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  •    With two of its collegiate contributors absent, having gone back for the fall semester, Groundworks Landscaping nevertheless swept perennial-champion Bostwick’s last week to win the East Hampton Town women’s slow-pitch league’s playoff championship.
        Bostwick’s (nee Cangiolosi’s) was looking for an unprecedented seventh straight trophy, but Groundworks dug deep for the win, its first ever in slow-pitch play.

  •    Thomas Brierley, a 16-year-old lifeguard who, as a sophomore, helped lead the East Hampton High School boys swimming team to its first winning season last winter, won the main event, the 2-miler, in Saturday’s East Hampton Volunteer Ocean Rescue Squad swims in choppy Gardiner’s Bay.

  •    John Ryan Sr. had, when the summer began, wanted very much for the East Hampton Volunteer Ocean Rescue Squad to come to a meeting of the minds with the resorts along the Napeague strip, which are not required by the Suffolk County Health Department to post lifeguards if they prohibit ocean swimming.

  •    Irene Silverman, knowing of the quietly desperate lives columnists live — even weekly ones, whom Jimmy Breslin once referred to as “retired” — gave me as she was walking up the back stairs the Wednesday before last a long essay from The New York Times on the “the power and glory of sportswriting.”

  •    Gina Bradley, a city kid who took to the water once she’d graduated from the University of Vermont, said during a conversation the other day at her Paddle Diva office at the Shagwong Marina that she liked it that in a 90-minute lesson she would make the water completely accessible to women who otherwise might never venture forth.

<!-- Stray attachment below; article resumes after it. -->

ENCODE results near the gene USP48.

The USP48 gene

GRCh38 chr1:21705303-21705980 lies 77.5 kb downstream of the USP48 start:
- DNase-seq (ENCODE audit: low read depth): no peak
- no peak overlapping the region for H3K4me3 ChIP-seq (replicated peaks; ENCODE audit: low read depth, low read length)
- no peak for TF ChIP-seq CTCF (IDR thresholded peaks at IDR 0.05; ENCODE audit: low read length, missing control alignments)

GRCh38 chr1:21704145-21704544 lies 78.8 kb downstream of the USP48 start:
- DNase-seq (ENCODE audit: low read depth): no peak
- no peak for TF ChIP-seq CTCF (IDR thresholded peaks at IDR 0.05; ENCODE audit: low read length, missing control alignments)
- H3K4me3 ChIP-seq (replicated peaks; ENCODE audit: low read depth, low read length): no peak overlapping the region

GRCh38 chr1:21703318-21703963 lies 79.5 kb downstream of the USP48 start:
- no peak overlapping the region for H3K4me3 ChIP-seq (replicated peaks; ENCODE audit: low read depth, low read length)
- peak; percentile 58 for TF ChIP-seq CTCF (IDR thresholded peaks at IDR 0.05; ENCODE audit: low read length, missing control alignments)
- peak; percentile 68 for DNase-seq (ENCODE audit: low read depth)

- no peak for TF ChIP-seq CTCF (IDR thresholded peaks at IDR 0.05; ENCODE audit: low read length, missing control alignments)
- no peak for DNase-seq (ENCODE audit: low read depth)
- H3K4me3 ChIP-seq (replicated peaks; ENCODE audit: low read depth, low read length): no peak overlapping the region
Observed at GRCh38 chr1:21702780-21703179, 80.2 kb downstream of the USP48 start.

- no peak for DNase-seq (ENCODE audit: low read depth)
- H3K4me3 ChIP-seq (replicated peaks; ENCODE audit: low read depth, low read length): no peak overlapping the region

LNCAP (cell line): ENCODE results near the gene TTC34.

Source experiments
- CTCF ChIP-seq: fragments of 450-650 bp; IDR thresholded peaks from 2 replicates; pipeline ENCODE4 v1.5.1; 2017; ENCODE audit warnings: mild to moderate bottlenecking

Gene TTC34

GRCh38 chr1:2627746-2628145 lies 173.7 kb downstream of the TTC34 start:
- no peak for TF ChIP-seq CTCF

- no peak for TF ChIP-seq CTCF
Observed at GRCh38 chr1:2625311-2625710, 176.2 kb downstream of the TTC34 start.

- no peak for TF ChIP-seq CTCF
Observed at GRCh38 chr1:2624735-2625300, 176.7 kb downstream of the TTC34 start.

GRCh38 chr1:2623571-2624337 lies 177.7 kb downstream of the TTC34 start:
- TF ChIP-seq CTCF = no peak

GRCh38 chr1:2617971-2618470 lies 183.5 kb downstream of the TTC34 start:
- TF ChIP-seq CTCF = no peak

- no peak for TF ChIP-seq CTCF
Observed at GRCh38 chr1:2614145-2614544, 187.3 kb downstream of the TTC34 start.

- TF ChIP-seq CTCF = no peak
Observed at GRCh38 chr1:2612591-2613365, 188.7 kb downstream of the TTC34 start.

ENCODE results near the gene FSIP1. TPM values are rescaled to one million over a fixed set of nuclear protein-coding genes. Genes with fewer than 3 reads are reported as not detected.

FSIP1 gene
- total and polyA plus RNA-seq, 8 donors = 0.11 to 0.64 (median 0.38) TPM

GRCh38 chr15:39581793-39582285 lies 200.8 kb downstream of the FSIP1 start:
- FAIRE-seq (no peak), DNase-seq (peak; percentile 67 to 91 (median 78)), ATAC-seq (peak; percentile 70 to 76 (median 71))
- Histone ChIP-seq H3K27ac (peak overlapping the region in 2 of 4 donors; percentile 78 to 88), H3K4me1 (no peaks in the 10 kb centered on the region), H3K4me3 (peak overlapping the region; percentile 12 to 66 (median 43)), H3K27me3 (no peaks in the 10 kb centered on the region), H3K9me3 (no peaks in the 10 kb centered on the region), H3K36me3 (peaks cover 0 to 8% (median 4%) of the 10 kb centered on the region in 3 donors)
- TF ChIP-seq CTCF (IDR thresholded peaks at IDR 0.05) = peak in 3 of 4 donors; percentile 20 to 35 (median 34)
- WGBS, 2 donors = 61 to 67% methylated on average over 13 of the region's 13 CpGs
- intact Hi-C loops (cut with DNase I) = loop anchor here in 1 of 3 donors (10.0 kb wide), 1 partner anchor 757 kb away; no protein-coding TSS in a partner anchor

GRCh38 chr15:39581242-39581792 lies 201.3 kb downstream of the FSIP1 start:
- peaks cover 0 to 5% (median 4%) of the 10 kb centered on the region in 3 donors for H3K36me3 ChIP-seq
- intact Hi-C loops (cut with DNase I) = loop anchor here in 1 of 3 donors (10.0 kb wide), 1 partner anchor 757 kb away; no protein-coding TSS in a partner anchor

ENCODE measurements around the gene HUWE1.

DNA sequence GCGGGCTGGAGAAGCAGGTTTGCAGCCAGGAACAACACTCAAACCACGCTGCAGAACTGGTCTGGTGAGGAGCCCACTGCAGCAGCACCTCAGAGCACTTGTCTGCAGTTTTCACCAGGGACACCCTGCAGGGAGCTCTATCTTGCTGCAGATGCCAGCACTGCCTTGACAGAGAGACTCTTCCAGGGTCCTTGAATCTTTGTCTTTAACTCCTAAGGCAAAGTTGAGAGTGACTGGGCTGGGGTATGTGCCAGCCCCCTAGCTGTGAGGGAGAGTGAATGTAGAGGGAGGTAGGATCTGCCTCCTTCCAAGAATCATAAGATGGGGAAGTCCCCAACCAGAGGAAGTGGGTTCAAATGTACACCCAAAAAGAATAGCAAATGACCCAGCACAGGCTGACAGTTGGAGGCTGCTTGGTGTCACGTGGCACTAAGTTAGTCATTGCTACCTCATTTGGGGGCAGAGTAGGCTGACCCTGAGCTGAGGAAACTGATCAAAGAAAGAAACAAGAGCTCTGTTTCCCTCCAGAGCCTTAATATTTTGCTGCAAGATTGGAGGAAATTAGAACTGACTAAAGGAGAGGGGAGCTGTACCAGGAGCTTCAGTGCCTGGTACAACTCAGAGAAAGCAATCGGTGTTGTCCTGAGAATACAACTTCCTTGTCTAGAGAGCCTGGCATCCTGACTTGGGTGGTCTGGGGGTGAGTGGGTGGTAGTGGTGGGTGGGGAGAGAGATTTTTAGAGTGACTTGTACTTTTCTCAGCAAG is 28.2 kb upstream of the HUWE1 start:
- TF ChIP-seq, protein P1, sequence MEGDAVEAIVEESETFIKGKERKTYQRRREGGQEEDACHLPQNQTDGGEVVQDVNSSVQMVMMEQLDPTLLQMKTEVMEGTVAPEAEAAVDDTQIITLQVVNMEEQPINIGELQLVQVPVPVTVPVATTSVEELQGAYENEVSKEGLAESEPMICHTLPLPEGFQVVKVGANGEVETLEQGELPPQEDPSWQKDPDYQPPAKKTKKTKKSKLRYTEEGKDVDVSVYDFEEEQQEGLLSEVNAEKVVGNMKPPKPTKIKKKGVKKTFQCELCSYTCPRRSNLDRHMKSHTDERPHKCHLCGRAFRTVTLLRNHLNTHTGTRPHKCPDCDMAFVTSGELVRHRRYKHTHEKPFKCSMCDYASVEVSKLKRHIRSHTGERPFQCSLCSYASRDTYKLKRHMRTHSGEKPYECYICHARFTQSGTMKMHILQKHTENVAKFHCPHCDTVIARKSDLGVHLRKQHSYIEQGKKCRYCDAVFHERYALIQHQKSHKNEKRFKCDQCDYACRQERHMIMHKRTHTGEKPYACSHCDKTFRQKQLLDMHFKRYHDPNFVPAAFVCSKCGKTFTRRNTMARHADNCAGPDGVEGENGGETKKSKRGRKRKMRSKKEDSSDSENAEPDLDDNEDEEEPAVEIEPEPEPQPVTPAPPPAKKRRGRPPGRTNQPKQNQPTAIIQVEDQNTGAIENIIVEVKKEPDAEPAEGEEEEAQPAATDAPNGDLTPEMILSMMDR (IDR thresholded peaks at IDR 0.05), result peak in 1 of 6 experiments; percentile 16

•    “You got a stop watch?” John Conner asked Bill Herzog at the starting line of the Miss Amelia’s Cottage 2-mile road race in Amagansett Sunday morning.
        When Herzog nodded, Conner said, “Can I use it?” Yes, he could, said Herzog, who was there to see how some of the young runners he coaches fared. “I hope it works,” he said to an observer. “I got it 25 years ago at Radio Shack.”

  •    Annette MacNiven was heading toward a mountain bike triathlon in New Hampshire the other day with a light heart, for she knew she’d already won the regional championship in the 55-to-59-year-old age division, for the sixth or seventh year in a row.
        “The last 10 years I’ve been doing these off-road triathlons,” she said. “They’re going to be in the Olympics for the first time in 2016.”

  •     Bostwick’s (nee Cangiolosi’s) is eying its seventh straight East Hampton Town women’s slow-pitch softball league championship, though Groundworks Landscaping, a team that Kim Hren has gotten together, planted a 13-10 loss on the perennial champions in game one of a best-of-three final last Thursday.

  •    It was incorrectly reported in the obituary of Andy Neidnig last week that he had set an over-70 record of 2 hours and 57 minutes at the New York Marathon. He did indeed set an over-70 record, in 1989, but his time was 3:32:28.
        The former world-class miler and marathoner, who died on Aug. 6 at the age of 93, won his age group at the New York Marathon three years running, between ’89 and ’91. The 3:45:42 he ran in ’90, while it was his “slowest ever,” still placed him in the top quarter of the 25,000 entrants.

  •     Andy Neidnig, the runner here whom everyone in the sport looked up to, died Monday at Southampton Hospital at the age of 93.
        Aside from a brief period in his mid-40s, Mr. Neidnig, who moved to Sag Harbor when he retired, ran his entire life. The first medal he ever won, he recalled during an interview on the occasion of his 90th birthday, “was when I was 11 . . . it was from home plate straight to second base.”

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